Weather is wreaking havoc in the brassica markets as rains have reduced supply in the UK and demand continues to grow for the healthy products.
Heavy precipitation in June shifted a dry season into an overly wet one in a matter of days (figure 1) in Lincolnshire UK. The flooded crops have resulted in price moves and write ups in the mainstream media. At the same time in the EU a heatwave has had detrimental impacts on production.
Figure 1; Daily Recorded Precipitation, Cranwell
Agricultural risk has always been a function of weather risk (among many other things). As climate change brings more extreme events it is clear this will translate into increasing risk in agricultural supply and prices. Anticipating the timing of such events is impossible so mitigation requires either substitution, exclusion, or price risk management. This is the gap Stable can help fill by offering hedging tools for this price risk.
Figure 2; Wholesale Cauliflower Prices; £/Head Weekly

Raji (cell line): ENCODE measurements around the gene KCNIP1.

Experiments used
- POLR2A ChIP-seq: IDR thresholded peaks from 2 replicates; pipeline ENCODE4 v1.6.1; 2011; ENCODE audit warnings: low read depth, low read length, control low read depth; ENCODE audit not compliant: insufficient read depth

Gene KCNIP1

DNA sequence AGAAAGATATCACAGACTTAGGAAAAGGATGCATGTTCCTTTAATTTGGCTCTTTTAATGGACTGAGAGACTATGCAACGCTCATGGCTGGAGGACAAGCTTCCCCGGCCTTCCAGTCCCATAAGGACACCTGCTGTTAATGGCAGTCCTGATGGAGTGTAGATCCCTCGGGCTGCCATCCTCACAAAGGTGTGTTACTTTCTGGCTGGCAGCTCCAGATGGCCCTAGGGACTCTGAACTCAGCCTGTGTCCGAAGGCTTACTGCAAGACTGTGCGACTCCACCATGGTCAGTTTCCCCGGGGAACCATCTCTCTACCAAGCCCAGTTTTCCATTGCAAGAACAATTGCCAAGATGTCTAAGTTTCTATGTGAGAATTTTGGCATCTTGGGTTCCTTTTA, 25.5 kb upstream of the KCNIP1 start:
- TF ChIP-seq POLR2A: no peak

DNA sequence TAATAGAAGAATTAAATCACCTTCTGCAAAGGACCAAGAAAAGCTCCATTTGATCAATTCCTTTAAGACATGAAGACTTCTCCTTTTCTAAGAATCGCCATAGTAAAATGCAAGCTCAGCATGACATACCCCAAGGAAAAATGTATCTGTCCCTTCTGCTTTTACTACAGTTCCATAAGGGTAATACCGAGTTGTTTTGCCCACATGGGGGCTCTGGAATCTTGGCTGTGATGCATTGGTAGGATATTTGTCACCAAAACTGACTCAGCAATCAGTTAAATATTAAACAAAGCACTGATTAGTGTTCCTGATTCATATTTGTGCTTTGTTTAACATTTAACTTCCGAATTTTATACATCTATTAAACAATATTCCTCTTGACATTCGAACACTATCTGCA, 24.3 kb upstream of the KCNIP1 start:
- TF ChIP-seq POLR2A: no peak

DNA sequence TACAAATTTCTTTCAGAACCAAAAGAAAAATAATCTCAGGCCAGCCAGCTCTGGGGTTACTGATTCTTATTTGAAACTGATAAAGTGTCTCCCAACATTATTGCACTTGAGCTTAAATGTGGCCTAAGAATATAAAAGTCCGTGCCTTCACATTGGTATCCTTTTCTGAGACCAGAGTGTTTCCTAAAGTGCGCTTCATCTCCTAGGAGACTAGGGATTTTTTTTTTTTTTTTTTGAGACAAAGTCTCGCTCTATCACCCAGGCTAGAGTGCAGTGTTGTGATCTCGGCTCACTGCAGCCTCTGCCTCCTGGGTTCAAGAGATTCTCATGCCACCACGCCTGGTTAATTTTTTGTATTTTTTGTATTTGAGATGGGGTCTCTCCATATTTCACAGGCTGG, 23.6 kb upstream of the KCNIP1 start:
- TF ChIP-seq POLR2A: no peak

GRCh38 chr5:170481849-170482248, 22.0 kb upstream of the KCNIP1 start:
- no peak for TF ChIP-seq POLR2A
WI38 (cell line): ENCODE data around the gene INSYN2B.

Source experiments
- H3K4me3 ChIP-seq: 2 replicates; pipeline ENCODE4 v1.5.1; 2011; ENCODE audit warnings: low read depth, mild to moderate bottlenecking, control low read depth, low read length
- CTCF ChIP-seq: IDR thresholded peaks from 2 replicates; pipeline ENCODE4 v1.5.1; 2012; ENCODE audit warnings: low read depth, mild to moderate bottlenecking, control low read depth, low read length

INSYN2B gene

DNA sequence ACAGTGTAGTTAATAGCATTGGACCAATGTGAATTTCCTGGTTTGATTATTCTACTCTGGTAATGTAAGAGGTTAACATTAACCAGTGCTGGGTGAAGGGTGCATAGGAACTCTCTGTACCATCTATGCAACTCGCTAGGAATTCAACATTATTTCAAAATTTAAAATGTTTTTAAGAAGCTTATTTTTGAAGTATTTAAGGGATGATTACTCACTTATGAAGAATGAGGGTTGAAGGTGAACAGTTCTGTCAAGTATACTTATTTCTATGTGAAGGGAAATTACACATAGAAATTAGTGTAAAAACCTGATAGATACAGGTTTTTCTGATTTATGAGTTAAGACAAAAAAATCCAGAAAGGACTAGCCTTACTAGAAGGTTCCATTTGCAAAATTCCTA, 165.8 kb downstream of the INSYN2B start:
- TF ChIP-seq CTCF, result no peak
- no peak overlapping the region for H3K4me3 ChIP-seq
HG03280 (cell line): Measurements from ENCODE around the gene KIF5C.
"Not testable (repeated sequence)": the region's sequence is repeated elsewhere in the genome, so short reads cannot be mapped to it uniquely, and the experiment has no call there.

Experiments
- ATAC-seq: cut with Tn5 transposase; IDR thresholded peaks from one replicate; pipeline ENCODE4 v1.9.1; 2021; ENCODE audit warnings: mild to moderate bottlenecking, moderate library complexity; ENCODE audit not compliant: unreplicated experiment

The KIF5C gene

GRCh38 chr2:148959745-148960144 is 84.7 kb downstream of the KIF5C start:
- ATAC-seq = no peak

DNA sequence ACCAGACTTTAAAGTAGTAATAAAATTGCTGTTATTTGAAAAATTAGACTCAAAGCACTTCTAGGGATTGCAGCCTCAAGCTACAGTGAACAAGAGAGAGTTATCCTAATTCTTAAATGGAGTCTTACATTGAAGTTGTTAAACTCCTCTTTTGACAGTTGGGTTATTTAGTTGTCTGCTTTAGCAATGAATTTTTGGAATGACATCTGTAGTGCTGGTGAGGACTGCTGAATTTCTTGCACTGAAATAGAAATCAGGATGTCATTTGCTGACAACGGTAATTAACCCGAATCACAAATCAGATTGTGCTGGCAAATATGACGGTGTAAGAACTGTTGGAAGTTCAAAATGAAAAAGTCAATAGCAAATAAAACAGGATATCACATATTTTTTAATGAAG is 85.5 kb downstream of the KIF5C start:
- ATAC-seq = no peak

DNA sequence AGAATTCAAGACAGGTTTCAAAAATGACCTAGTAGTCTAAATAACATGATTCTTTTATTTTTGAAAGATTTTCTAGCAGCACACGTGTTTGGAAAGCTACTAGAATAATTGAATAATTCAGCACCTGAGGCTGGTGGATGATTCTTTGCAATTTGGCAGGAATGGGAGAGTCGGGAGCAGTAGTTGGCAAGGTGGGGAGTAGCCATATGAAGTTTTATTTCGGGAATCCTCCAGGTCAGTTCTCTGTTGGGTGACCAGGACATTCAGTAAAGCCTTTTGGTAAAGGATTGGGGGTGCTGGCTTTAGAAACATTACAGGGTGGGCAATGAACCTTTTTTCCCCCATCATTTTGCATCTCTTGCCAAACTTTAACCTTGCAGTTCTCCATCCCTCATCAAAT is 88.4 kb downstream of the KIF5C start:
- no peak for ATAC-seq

The UK cauliflower market prices have started to react to the supply disruption, figure 2 shows Defra’s wholesale price on a weekly basis. The August 8, 2019 price of £1.39 head is the highest price since weekly reporting started in 2015. With only two weeks of data the monthly average for August 2019 is also a record since data reporting started in 2005 (figure 3). Higher prices will ration demand as consumers use other products, imports are increased or clients are forced to live cauliflower free lives; even with lower demand it is likely higher prices will remain in the medium term. Stable also tracks the brassica markets in the EU using prices reported in each of the 28 member states; data is delayed from the commission, but we expect to see higher values in August for many of the markets. This will be a function of the UK situation as well as the major heatwave to hit the continent in July.
Figure 3; Monthly Average Cauliflower Prices (Aug 2019 is provisional)
Stable is the price risk management platform designed to make hedging easy. Stable helps businesses around the world to protect themselves from volatile commodity prices